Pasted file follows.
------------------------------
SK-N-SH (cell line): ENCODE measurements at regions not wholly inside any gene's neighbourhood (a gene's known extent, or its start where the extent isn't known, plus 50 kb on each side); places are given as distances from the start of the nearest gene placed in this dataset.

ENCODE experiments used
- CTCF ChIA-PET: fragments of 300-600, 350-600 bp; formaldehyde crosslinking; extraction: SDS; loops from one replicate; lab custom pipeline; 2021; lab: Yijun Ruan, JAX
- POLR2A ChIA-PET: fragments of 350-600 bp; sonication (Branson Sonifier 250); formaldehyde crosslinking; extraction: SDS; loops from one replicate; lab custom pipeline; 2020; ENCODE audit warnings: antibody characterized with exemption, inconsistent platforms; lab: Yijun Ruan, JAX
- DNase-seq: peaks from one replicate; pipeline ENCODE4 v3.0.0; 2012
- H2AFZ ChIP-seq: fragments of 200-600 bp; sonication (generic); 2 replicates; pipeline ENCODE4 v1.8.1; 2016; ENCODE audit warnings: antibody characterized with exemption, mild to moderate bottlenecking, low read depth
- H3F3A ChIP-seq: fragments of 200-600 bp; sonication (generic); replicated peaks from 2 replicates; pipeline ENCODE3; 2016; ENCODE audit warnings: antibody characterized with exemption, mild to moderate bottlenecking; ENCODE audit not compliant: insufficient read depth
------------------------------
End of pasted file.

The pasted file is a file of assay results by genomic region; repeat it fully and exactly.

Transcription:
SK-N-SH (cell line): ENCODE measurements at regions not wholly inside any gene's neighbourhood (a gene's known extent, or its start where the extent isn't known, plus 50 kb on each side); places are given as distances from the start of the nearest gene placed in this dataset.

ENCODE experiments used
- CTCF ChIA-PET: fragments of 300-600, 350-600 bp; formaldehyde crosslinking; extraction: SDS; loops from one replicate; lab custom pipeline; 2021; lab: Yijun Ruan, JAX
- POLR2A ChIA-PET: fragments of 350-600 bp; sonication (Branson Sonifier 250); formaldehyde crosslinking; extraction: SDS; loops from one replicate; lab custom pipeline; 2020; ENCODE audit warnings: antibody characterized with exemption, inconsistent platforms; lab: Yijun Ruan, JAX
- DNase-seq: peaks from one replicate; pipeline ENCODE4 v3.0.0; 2012
- H2AFZ ChIP-seq: fragments of 200-600 bp; sonication (generic); 2 replicates; pipeline ENCODE4 v1.8.1; 2016; ENCODE audit warnings: antibody characterized with exemption, mild to moderate bottlenecking, low read depth
- H3F3A ChIP-seq: fragments of 200-600 bp; sonication (generic); replicated peaks from 2 replicates; pipeline ENCODE3; 2016; ENCODE audit warnings: antibody characterized with exemption, mild to moderate bottlenecking; ENCODE audit not compliant: insufficient read depth